How to reduce stress naturally

The simplest way to understand mindfulness is to think of it as a mental exercise—a form of meditation. According to Psychology Today the definition of mindfulness is “a state of active, open attention on the present. When you’re mindful, you observe your thoughts and feelings from a distance, without judging them good or bad.”

A growing body of research quietly continues to validate the practice of mindfulness, citing benefits ranging from structural brain changes associated with positive moods, to reductions in chronic pain. The influence of mindfulness has grown and expanded to the U.S. military, universities, hospitals, pain clinics, public schools and nationwide organizations like Apple, Google, General Mills and Nike, who recognize it as a wellness intervention that is cost-effective for reducing stress while increasing productivity and creativity in the workplace.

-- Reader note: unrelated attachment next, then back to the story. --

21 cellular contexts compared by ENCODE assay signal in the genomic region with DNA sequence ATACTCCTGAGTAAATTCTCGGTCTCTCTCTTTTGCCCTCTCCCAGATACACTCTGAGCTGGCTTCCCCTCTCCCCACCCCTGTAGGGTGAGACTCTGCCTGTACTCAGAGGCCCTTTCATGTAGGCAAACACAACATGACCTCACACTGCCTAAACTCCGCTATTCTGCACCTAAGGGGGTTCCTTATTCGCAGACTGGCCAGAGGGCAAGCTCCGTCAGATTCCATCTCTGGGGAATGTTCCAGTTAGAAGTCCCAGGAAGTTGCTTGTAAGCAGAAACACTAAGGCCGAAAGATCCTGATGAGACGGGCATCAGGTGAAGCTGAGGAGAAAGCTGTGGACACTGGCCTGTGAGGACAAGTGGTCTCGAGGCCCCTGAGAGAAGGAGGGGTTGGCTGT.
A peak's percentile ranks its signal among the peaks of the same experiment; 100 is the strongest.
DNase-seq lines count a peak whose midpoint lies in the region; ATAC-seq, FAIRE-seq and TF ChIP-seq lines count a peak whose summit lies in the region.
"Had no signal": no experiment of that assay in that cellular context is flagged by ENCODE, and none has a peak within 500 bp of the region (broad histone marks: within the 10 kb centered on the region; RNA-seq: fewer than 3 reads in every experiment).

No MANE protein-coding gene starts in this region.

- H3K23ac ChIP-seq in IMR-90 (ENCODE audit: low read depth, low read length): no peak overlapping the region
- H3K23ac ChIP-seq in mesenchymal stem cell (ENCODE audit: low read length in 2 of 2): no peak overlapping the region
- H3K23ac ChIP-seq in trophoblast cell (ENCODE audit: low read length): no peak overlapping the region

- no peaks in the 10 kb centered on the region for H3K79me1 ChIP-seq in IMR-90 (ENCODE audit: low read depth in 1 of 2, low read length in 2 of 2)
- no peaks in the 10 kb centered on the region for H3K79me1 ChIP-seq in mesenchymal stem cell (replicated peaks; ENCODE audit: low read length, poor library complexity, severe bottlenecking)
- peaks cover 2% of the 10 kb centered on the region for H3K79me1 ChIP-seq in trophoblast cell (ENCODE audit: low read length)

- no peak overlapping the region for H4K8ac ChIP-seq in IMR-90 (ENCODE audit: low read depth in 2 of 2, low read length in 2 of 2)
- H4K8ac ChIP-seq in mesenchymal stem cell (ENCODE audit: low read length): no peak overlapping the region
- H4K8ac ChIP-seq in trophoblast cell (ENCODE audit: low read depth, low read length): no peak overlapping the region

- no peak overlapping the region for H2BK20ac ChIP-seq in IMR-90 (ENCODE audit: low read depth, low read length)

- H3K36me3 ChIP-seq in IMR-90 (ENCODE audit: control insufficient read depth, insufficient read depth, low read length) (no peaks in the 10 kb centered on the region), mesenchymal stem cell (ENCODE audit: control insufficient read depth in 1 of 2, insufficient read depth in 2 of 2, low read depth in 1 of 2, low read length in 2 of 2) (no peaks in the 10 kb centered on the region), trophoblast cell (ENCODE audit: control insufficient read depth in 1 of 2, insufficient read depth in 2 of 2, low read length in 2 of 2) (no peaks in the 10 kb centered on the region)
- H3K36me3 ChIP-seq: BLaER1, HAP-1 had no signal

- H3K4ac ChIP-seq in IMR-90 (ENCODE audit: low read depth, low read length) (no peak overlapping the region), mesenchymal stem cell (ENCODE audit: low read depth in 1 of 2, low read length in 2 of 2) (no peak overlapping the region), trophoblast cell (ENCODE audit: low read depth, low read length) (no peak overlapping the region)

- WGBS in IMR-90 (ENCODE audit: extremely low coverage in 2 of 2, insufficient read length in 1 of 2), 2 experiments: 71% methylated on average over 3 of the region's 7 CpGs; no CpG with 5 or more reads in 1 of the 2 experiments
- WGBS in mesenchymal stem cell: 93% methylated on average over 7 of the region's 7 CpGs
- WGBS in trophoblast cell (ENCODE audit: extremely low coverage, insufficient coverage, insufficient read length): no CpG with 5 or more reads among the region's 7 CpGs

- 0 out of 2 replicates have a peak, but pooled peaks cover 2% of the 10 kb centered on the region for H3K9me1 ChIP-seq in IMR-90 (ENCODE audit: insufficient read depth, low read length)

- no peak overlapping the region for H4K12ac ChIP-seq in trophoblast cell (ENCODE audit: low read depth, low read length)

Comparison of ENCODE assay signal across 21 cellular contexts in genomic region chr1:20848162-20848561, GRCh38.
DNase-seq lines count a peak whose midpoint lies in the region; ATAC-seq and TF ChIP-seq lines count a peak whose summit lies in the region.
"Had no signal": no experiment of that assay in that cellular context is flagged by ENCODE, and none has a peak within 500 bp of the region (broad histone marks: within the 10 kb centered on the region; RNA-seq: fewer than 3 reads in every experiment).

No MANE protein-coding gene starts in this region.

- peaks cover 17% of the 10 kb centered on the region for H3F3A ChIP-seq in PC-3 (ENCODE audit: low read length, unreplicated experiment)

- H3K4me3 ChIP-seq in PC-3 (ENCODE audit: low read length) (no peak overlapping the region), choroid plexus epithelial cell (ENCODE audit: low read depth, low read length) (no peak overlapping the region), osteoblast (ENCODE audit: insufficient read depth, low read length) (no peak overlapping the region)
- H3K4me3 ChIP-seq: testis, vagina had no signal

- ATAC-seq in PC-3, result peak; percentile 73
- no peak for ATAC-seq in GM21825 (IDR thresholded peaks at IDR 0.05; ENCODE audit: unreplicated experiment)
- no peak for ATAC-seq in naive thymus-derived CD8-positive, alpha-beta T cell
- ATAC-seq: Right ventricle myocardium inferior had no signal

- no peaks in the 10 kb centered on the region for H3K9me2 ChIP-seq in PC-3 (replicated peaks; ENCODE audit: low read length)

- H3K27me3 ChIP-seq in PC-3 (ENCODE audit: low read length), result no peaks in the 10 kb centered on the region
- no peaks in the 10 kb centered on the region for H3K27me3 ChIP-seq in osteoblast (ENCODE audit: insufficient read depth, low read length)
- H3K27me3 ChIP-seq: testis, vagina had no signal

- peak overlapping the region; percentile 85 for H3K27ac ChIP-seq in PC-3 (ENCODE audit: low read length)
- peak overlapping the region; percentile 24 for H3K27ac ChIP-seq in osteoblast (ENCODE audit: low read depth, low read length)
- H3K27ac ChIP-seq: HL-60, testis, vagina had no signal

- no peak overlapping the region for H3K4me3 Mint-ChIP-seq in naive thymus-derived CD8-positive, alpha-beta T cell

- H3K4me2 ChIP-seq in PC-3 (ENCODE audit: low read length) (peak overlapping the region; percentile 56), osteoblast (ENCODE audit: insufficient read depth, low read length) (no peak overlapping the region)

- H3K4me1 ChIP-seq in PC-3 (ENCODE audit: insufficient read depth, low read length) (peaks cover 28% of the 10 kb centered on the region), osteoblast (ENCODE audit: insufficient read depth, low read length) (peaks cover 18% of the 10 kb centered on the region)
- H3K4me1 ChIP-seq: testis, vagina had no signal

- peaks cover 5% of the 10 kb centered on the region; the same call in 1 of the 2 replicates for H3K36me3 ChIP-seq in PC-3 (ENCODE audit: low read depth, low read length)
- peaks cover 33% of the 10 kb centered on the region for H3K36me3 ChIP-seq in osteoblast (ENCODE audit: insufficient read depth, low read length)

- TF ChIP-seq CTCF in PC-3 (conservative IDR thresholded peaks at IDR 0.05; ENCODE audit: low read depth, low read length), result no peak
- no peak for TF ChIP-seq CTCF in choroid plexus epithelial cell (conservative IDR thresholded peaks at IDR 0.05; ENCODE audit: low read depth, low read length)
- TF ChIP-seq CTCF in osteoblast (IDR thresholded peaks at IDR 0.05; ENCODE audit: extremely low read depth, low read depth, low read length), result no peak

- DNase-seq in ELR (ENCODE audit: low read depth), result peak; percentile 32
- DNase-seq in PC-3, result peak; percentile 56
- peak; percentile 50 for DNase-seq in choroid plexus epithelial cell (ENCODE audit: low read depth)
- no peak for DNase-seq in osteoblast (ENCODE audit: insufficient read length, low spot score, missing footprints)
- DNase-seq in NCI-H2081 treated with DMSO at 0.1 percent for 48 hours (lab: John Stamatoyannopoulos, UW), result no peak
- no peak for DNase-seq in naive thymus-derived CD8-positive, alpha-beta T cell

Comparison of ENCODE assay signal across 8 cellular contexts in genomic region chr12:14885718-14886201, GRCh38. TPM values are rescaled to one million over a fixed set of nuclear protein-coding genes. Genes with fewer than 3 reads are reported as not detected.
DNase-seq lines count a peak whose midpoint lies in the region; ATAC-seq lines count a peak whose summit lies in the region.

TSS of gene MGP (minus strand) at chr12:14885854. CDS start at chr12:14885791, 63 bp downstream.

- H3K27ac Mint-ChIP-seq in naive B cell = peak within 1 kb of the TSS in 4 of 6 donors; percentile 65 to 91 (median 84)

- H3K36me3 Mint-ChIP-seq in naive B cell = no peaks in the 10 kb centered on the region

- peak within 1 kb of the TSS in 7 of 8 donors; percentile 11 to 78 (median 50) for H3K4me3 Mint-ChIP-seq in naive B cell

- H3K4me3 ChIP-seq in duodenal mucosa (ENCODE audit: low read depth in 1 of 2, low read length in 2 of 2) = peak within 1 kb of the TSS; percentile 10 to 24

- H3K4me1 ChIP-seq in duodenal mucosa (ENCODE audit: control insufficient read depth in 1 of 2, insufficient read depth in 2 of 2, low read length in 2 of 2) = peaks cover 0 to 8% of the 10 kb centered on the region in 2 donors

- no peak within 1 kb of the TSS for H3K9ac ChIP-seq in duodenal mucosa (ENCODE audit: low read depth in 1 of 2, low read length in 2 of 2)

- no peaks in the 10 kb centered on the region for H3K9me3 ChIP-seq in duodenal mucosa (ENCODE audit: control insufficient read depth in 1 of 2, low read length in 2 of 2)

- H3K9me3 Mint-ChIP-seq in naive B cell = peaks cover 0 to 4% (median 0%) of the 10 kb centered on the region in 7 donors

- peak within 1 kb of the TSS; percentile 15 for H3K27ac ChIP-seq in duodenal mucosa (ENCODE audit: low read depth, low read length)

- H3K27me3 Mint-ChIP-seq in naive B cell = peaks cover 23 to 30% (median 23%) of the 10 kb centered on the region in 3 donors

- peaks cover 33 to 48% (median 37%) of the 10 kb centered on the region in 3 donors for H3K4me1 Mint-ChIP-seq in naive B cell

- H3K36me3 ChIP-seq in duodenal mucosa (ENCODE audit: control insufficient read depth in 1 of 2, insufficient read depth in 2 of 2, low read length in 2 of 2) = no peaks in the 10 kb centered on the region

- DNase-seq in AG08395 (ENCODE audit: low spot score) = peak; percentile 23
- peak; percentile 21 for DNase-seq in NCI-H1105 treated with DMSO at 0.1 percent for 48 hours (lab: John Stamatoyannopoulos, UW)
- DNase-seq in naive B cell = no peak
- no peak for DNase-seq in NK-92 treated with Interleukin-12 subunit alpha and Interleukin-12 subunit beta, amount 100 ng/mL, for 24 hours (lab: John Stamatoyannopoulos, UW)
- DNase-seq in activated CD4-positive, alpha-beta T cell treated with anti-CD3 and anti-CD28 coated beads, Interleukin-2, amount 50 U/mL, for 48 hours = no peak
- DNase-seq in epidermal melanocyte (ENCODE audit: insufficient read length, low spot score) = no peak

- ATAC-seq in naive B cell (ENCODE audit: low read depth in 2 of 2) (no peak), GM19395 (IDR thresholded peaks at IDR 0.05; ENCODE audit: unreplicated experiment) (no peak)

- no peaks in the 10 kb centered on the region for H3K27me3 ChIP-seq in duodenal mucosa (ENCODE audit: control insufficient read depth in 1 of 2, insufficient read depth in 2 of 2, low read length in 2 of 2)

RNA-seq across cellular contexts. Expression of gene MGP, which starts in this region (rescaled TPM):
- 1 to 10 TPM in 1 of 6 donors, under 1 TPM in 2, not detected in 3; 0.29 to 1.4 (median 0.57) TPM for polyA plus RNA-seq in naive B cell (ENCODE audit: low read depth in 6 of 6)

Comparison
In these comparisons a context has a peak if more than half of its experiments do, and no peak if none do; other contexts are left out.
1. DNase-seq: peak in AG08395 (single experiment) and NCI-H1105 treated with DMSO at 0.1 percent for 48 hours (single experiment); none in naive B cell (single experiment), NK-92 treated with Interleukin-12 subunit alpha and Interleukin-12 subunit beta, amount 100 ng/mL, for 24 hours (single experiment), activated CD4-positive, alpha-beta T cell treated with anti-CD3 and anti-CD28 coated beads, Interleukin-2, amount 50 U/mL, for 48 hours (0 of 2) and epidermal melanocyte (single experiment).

Google is just one example of many companies that have helped employees learn how to apply the practice of mindfulness, and they continue to offer regular meditation courses as a way to promote personal growth.  

People who practice mindfulness often see they are not their thoughts, and while their thoughts are real, they are not always true.  This kind of awareness can be liberating for those suffering with anxiety and depression and provide an increase in positive emotions and creativity for the otherwise healthy person.

Practicing mindfulness helps us recognize we have a choice in how we pay attention, what we’re paying attention to, and brings awareness to an expanded field of choices, thus empowering us to see reality more clearly.